In consulting external database for program information, the client machine sends, to the external server that manages the database, a memory page (or pieces thereof, or some other representation) about which the client machine is inquiring. The external server responds either that the memory page is identifiable as belonging to a particular program or that it is not identifiable. The external server may assume that the client machine desires to have a copy of the program to which the memory page belongs, and may transmit the code of the entire program to the client machine in response to the client machine's inquiry. Thus, the program code may be transmitted, and the client machine's database may be populated with the program's information, while the client machine's program or operating system is paused.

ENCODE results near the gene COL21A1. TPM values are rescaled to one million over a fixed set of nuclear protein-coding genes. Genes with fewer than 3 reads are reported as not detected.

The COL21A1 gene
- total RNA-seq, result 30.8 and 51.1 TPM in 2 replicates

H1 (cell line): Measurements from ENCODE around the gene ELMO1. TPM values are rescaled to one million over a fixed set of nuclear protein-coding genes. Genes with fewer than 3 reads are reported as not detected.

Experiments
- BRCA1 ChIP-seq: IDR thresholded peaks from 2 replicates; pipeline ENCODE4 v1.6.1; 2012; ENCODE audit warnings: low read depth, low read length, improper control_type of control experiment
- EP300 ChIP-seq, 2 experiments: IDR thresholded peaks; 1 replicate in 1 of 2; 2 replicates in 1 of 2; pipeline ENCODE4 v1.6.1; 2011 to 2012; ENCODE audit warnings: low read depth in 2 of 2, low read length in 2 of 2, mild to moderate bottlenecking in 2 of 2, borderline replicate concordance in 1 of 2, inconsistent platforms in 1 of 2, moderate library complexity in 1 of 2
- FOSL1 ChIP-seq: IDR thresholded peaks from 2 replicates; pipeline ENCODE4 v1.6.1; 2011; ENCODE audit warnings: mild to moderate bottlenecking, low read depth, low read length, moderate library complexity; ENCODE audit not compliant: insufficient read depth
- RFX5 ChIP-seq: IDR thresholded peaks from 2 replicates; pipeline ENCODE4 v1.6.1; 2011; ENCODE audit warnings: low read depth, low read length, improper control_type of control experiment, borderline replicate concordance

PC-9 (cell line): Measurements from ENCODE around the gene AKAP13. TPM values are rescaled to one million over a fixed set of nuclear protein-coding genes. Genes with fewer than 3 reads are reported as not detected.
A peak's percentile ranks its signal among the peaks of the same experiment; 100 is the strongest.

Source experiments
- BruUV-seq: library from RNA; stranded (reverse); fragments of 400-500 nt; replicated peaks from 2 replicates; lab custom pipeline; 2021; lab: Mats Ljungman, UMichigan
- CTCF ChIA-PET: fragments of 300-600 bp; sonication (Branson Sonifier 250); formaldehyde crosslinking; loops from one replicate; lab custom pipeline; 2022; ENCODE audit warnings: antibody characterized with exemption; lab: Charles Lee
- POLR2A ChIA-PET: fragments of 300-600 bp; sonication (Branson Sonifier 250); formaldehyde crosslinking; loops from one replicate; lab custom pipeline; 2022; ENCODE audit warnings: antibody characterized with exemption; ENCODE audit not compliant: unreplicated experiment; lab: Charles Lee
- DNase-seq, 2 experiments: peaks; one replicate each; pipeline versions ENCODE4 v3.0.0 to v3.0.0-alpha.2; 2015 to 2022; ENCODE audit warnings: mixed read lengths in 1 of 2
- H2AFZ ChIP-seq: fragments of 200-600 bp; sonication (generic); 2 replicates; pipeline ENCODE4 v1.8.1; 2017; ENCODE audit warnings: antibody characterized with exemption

It is possible that the enterprise database may contain program information that the global database does not. For example, programs that are not commercially available, but are proprietary to the particular enterprise, might have program information contained in the enterprise database but not in the global database that is accessible to multiple different enterprises. Information about commercially available programs probably will be contained in the global database. If the client machine asks the enterprise database for program information that the enterprise database does not yet have, then the enterprise database may responsively seek to obtain that program information from the global database so that the enterprise database will have the program information the next time that a client machine inquires. Additionally, a client machine or database may pre-fetch program information from another external database even prior to any attempt by a client machine to execute the program to which that information pertains. Furthermore, in response to a request of a client machine, or other database, for program information, a particular database may indicate that the request should be sent to yet another database instead. Thus, responses to requests for program information may include referrals to other servers.